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Factory safety plan may stall in Bangladesh

Most US firms balk, though Europeans join

Gap Inc. says it is worried about legal liabilities in a factory safety pact for Bangladesh.

Robert Galbraith/Reuters

Gap Inc. says it is worried about legal liabilities in a factory safety pact for Bangladesh.

NEW YORK — Foreign clothing chains on Tuesday agreed to a historic pact to improve factory conditions in Bangladesh, but US retailers were scrambling to come up with their own safety plans.

More than a dozen brands plan to sign a five-year contract that requires they help pay for fire safety and building improvements. Missing were US companies, except for PVH, the New York parent of Calvin Klein and Tommy Hilfiger.

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Several North American groups led by the National Retail Federation said they are working on a separate safety plan. They declined to give details, saying they’re still being hashed out.

Meanwhile, Walmart said late Tuesday that it was not in a position to sign the legally binding pact, but announced its own steps that it says meet or exceed the contract. The company will make public the names and inspection information of 279 factories it uses in Bangladesh, starting June 1. It will use an inspection company to provide fire safety training to factory workers. It also is contracting with a call center run by an organization called Labor Voices so factory workers can report safety concerns.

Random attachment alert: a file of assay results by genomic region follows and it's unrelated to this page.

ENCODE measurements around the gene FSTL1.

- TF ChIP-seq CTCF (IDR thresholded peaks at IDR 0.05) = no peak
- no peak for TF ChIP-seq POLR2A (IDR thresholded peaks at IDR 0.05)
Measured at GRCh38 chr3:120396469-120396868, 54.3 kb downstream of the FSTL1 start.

Retailers are facing pressure to increase their oversight of factory conditions in Bangladesh following a building collapse on April 24 that killed more than 1,110 workers — just months after a fire in another garment factory in Bangladesh in November killed 112.

Labor groups have pushed retailers to sign the plan, a lengthier version of a pact that was proposed about two years ago. Workers’ rights groups have threatened protests against brands that do not sign the agreement by Wednesday.

In addition to requiring retailers to pay for safety upgrades, the plan calls for companies to pay up to $500,000 annually to run the program, to stop doing business with any factory that refuses to make safety upgrades, and to allow workers and their unions to have a voice in factory safety.

Some industry experts said many US firms may hesitate to sign, fearing they’ll open themselves up to legal action, since people and companies in the United States are generally more likely to sue than in Europe.

Gap Inc., which had been close to signing last year, said the pact is ‘‘within reach,’’ but it is concerned about possible legal liabilities.

But for the pact to help, its backers say, it needs more big US companies to join.

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